Dogs and archaeologists have one thing in common – they both like to dig. Many teams of archaeologists came in the 19th century searching for treasures from the biblical narrative, carefully researching and surveying, determining the most likely spots for troves from the past. Some discoveries, however, were made by chance. This story is one of those chance discoveries made by a 4-legged explorer.
One day in the spring of 1854, John Barclay, a researcher with the Palestine Exploration Fund was walking his dog outside of the Old City of Jerusalem near Damascus Gate. It was a sunny day, the air crisp and clear after a rain – in short – a day much like today.
The dog sniffed at the ground looking for anything which would catch his attention when he sensed some movement out of the corner of his eye. Quick as a flash, he chased the cat who headed for a cove in the bedrock under the city wall. The dog started digging in an ancient mound of trash, compacted by the winter rains, in order to catch the cat. As he dug, he uncovered the opening to a cave and seemingly disappeared into the bedrock. Barclay called him back; and as an obedient friend, the dog came back, leaving the cat cowering inside the cave.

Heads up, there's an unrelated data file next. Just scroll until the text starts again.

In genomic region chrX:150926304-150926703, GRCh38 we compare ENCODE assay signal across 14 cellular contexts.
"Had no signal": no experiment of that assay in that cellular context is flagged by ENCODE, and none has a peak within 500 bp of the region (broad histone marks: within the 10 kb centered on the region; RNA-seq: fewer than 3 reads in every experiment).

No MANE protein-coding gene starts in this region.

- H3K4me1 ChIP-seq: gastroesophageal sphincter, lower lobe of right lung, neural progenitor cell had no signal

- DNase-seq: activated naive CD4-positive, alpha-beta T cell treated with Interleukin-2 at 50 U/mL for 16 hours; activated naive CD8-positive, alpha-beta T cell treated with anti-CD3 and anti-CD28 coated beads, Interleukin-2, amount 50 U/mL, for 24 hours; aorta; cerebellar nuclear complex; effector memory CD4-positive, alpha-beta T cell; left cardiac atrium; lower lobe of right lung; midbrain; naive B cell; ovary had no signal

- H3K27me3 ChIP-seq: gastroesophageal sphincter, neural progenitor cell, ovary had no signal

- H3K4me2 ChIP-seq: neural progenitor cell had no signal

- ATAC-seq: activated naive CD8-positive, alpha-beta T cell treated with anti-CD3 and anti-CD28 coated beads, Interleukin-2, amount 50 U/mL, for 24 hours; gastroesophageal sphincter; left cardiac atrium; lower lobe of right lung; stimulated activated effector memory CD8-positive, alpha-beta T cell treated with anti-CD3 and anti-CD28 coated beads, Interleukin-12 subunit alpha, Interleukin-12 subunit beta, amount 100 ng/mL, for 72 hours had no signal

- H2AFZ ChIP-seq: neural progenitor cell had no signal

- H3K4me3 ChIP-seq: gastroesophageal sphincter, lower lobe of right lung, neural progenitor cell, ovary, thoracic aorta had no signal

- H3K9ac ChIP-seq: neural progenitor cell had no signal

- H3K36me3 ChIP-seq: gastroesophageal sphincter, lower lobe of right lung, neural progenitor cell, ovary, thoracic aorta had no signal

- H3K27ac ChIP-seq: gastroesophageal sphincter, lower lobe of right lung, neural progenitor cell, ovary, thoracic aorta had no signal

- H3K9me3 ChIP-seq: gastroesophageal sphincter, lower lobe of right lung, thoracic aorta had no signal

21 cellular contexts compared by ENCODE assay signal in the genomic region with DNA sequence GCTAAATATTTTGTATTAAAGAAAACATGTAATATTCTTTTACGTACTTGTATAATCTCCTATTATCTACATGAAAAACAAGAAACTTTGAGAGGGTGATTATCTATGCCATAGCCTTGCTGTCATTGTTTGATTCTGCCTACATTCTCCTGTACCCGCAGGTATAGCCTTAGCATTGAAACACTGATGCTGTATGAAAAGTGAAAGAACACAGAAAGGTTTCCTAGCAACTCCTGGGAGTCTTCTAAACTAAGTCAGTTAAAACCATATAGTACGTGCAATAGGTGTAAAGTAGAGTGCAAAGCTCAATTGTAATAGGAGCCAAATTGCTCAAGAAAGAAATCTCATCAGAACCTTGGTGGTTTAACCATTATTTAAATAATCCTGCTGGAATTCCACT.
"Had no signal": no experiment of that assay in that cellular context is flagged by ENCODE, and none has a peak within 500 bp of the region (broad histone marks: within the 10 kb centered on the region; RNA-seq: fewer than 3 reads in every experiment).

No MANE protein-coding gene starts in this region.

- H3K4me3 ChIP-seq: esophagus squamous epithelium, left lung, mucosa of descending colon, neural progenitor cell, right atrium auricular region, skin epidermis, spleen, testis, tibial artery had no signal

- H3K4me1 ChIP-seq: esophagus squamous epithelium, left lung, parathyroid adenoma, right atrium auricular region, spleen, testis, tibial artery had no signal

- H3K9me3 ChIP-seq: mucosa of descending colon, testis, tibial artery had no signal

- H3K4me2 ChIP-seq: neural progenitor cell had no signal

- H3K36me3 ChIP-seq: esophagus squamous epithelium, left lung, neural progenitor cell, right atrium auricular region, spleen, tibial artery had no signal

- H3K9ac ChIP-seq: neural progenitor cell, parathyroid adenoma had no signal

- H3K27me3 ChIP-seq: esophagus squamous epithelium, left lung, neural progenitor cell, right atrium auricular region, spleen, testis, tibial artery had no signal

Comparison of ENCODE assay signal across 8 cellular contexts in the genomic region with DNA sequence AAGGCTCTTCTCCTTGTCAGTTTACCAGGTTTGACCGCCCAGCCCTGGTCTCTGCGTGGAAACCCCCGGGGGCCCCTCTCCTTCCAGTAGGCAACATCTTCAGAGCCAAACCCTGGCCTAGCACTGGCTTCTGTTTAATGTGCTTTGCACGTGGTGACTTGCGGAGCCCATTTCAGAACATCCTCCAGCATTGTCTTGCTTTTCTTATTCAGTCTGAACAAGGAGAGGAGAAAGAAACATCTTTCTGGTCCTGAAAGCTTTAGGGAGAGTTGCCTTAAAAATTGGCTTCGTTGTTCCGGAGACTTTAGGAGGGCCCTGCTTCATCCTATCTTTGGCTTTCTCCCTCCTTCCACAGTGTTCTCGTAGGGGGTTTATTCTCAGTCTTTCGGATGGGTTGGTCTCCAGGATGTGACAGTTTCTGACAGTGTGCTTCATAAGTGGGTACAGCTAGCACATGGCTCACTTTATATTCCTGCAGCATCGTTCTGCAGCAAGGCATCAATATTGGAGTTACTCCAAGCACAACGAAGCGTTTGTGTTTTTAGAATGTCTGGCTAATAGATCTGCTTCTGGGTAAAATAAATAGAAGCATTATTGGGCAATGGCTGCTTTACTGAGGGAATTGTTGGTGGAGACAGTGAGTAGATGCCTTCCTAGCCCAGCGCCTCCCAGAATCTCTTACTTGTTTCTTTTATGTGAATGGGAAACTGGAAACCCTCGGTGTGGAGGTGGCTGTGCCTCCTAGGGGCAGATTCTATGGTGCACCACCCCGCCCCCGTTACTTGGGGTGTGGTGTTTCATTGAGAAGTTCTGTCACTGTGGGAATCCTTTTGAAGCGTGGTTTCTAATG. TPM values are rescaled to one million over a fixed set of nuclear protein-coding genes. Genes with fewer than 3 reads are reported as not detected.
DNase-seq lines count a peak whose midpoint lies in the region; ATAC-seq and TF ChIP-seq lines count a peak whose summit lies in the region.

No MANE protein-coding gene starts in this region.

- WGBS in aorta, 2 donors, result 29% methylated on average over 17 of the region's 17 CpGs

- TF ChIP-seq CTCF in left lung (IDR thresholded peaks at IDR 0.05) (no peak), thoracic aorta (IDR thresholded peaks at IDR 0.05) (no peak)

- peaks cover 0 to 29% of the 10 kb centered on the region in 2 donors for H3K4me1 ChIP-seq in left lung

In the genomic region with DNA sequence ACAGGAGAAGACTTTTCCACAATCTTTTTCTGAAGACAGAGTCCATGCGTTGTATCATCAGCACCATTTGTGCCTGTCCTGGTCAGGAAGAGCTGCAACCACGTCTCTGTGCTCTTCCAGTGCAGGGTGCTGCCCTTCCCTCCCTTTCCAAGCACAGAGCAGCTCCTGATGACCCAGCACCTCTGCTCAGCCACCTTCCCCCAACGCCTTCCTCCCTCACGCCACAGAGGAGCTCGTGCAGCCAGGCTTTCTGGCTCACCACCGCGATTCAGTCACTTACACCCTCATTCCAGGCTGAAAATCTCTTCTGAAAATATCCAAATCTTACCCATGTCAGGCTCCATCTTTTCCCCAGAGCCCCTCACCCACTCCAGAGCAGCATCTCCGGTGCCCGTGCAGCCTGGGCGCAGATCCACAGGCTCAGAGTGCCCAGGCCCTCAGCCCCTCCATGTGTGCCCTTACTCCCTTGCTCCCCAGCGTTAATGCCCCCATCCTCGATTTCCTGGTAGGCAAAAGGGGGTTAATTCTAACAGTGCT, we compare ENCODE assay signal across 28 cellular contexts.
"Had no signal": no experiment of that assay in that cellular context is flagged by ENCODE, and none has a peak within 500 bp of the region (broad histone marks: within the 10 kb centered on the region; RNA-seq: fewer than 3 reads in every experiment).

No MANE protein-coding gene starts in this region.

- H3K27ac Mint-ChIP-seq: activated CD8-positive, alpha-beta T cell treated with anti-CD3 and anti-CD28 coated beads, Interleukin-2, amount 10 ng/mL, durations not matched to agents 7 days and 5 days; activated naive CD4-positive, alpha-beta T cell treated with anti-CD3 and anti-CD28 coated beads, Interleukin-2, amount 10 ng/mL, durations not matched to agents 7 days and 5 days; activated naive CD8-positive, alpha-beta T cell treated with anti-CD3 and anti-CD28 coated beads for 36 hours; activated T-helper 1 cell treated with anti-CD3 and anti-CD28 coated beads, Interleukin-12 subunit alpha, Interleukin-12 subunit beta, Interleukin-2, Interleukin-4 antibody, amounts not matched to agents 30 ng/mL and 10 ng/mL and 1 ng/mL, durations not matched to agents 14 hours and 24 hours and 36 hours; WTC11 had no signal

The next day Barclay came back with a few friends and some torches to continue the discovery and exploration of what we now call “Zedekiah’s Cave”. And so, through the indiscriminate digging of a curious canine was found the largest quarry in Jerusalem.
Come see for yourself what this 4-legged archaeologist dug up!
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